Happy New Year Parents! In my first post this year, I want to address a question which parents often ask me: "do non-speech oral motor exercises improve speech?"
What are Non-Speech Oral Motor Exercises? Non-speech oral motor exercises are widely used around the world when working with children who have speech difficulties. Non-speech oral motor exercises include: - actions of the lips, jaw, tongue, soft palate, larynx and respiratory muscles (e.g. ‘blowing a horn’, ‘sucking on a straw’ and ‘blowing bubbles’), which aim to improve strength, range of movement or coordination. - sensory stimulation (e.g. massaging the area around the child’s mouth) (McCauley et al., 2009)
Do These Exercises Work? What Does The Research Say? Even though these exercises are commonly used, there is no scientific evidence proving that non-speech oral motor exercises improve speech.
Wait! What? Why? A practical way to understand why these exercises do not improve speech is: Picture yourself training to run a marathon. You stretch your limbs daily and do muscle-strengthening exercises, however, you never actually practice the act of running. It would not be reasonable for you to expect that your daily stretching and strengthening exercises will improve your running, because you haven’t actually done any running. The same goes for children who are working on their speech. For a child’s speech to improve, the child needs to practice the act of speaking.
In terms of the research, some of the explanations about why non-speech oral motor exercises do not improve speech include:
- There are differences in the neural system’s organization for non-speech oral-motor tasks vs. speech (Moore & Ruark, 1994). - Oral-motor exercises lack generalization to speech, because they focus only on a ‘fragment’ of the complex act of speaking (Lof, 2003). - Oral-motor exercises focus on increasing oral-muscular strength, however, many children who have Apraxia of Speech or Cleft Palate exert the same amount of force when using their jaw and lips as children with typically developing speech (Forrest, 2002).
So Then, What Will Improve My Child’s Speech? Below are five things that will improve your child’s speech:
1. Speech Practice - For a child’s speech production to be improved, the child needs to practice speaking. This can be done during Speech Therapy or during practice at home. You can read more information about working on speech at home by clicking here. 2. Functional Practice - If your child is not talking yet, start by working on the most important words that they would need to be able to say at this stage. Functional words include (but are not limited to): ‘no’, ‘yes’, ‘go’, ‘eat’, ‘water’, ‘more’, ‘help’, ‘hurt’ and ‘more’. Functional words like these are likely to have the most impact on your child’s daily life, at this stage. 3. Short Practice - Recent evidence has shown that short bursts of practice are more effective in improving speech than practice for long periods where children are likely to become fatigued and bored. 4. High-intensity - Evidence shows that intensive practice which involves lots of repetition of the same words and phrases is likely to result in better speech outcomes. 5. Fun Practice – Speech practice can involve movement (e.g. treasure hunt to find target word cards), games (e.g. memory game with picture cards) and involve rewards (e.g. verbal praise / tangible rewards).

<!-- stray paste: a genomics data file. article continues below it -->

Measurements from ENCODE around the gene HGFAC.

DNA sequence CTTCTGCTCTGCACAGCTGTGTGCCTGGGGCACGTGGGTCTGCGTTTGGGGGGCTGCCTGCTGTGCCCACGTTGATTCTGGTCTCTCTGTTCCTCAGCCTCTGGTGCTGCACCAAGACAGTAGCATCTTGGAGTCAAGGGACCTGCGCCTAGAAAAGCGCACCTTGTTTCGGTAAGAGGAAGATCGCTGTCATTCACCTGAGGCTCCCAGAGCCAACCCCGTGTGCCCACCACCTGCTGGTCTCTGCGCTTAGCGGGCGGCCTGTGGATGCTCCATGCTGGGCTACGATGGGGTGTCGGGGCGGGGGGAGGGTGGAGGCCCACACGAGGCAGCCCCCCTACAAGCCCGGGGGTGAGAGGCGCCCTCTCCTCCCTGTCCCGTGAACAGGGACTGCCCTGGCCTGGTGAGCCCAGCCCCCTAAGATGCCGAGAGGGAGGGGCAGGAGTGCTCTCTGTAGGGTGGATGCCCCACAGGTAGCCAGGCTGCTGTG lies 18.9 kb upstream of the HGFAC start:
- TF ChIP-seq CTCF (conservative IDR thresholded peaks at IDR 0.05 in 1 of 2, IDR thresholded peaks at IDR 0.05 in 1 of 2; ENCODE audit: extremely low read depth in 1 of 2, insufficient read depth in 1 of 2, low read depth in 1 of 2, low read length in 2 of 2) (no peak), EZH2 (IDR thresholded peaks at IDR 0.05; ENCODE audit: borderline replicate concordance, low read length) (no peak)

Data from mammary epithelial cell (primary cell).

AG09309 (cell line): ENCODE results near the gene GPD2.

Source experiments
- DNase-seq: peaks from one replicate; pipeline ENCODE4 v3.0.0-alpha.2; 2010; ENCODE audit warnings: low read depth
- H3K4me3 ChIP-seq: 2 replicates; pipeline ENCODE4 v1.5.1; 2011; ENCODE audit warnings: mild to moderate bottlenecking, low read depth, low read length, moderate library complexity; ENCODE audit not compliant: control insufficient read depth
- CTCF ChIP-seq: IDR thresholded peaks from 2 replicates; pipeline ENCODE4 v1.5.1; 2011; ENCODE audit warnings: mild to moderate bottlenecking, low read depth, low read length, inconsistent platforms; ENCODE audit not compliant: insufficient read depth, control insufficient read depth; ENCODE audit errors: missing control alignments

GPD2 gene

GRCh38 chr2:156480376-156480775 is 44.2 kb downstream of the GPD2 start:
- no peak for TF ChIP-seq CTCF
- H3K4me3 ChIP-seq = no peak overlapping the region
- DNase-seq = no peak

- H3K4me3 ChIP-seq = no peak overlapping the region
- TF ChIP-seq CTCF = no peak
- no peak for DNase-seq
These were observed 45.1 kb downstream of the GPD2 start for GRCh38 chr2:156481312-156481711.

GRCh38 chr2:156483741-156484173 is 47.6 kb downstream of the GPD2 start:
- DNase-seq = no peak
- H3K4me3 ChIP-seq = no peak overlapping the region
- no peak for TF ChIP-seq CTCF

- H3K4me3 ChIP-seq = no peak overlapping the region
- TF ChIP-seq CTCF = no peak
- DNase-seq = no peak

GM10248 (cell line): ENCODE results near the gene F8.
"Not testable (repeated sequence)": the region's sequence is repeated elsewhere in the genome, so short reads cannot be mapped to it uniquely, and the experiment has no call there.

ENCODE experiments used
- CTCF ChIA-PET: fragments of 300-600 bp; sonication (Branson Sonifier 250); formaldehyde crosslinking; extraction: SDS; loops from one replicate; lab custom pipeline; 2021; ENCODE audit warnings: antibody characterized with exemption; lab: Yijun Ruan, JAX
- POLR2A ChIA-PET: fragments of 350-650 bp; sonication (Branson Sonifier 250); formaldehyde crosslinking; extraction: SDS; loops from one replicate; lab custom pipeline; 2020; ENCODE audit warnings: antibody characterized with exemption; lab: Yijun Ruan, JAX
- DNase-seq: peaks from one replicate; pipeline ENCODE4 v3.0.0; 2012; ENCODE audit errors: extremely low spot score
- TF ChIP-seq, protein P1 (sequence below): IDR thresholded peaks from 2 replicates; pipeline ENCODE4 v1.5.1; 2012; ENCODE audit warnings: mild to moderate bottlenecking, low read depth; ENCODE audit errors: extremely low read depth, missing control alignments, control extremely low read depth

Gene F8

As a parent of a child with speech difficulties, you want the best available therapy for your child that has been scientifically proven to improve speech. You can always ask your child’s Speech Therapist about the scientific evidence behind the method used in your child’s speech sessions.
In the meantime, you can read about how to help your child with their speech at home on my website by clicking here.
References: Forrest, K. (2002). Are oral-motor exercises useful in the treatment of phonological/articulatory disorders? Seminars in Speech and Language, 23 (1), 15–25. Lof, G. L. (2003). Oral motor exercises and treatment outcomes. Perspectives on Language Learning and Education, 10 (1), 7–11. McCauley, R., Strand, E., Lof, G.L., Schooling, T., & Frymark, T. (2009). Evidence-based systematic review: Effects of nonspeech oral motor exercises on speech. American Journal of Speech-Language Pathology. 18, 343-360. Moore, C., & Ruark, J. (1996). Does speech emerge from earlier appearing oral motor behavior? Journal of Speech and Hearing Research, 39, 1034–1047
Welcome to my blog! I am an Australian Speech Language Therapist and Advanced Certified Autism Specialist now living permanently in Bangkok. This blog brings you free evidence-based techniques to support your child's communication.